I think for myself I find solace in the knowledge that every drop in the ocean where I am putting back, wasn’t there before, and is added to all the other drops that people are putting in – even as we seek to empty out the muck. So I can appreciate that juxtaposed insignificance, that sense of being tiny in the scheme of things (and considering space and the galaxies far reaching and seemingly infinite is enough to remind me of thi), but also appreciate that I am still making a difference, by contributing. I could choose not to, and instead I choose to.
Also, as you say none of the greater achievements we in our egoism seek to match the standard of happened without other people, or lots of tiny acts. I also like to think of things in ripples. The conversations I have, the conversations others go on to have… sometimes it is cumulative and sometimes you do see a shift in a specific way, maybe in your family, friends group or social community… but you can see the difference. It’s not all encompassing… but I find the way the ripples happen to be comforting.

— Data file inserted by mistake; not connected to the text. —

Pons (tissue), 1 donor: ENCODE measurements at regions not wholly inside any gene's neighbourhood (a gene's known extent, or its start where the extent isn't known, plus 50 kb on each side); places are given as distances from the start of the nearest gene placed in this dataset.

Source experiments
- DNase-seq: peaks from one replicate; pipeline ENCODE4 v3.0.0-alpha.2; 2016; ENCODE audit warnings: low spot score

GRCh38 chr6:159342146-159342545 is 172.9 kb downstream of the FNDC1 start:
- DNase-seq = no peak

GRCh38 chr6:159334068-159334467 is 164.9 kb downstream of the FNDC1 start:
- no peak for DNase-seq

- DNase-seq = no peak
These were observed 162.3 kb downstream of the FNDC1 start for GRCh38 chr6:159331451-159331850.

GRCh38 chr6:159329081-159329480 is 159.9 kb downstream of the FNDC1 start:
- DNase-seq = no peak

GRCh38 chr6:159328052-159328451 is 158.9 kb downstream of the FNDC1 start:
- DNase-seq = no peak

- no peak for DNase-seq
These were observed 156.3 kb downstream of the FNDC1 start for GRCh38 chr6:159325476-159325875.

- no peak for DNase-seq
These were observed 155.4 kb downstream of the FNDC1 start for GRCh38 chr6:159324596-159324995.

A good general example of this would be the whole ‘destroying the joint’ response – that joyful and affirmative declaration that ‘Yes. Yes we are destroying the joint (and in my head ‘the joint’ is ‘the status quo’).
Ju, I think this wisdom comes more easily to you than me.
I love the imagery of ripples. Alas, sometimes I don’t trust the ripples – I want to SEE the impact for myself RIGHT NOW. I think I’ll try meditating on the ripples for comfort.
I take such joy from ‘Destroy the Joint’ because we get to see so readily and enjoy the fruits of hundreds of thousands of tiny acts.
Thank you for your wise words.